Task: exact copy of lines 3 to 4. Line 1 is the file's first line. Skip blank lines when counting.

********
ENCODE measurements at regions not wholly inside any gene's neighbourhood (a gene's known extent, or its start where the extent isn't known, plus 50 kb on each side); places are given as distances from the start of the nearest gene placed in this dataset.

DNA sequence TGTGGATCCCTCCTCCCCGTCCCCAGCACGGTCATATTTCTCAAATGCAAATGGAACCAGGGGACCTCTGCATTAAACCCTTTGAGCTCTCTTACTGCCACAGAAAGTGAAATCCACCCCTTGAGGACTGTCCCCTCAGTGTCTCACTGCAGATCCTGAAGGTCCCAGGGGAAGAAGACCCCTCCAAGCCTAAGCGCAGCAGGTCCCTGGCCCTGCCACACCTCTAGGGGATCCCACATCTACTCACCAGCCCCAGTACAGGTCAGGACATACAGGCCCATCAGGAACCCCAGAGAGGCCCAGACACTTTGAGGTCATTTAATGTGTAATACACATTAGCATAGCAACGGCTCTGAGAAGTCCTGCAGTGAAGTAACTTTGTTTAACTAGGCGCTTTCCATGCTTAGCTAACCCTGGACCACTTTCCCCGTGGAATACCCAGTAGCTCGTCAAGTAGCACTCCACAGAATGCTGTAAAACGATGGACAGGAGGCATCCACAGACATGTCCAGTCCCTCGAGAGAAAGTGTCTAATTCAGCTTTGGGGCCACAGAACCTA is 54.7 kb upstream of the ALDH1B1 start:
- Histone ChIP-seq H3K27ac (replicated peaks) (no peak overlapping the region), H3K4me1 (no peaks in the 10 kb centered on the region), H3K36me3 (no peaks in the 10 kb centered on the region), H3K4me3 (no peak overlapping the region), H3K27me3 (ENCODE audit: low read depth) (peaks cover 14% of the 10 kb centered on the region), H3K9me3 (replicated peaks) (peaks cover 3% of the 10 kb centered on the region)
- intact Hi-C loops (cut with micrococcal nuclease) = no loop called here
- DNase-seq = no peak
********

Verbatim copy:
- Histone ChIP-seq H3K27ac (replicated peaks) (no peak overlapping the region), H3K4me1 (no peaks in the 10 kb centered on the region), H3K36me3 (no peaks in the 10 kb centered on the region), H3K4me3 (no peak overlapping the region), H3K27me3 (ENCODE audit: low read depth) (peaks cover 14% of the 10 kb centered on the region), H3K9me3 (replicated peaks) (peaks cover 3% of the 10 kb centered on the region)
- intact Hi-C loops (cut with micrococcal nuclease) = no loop called here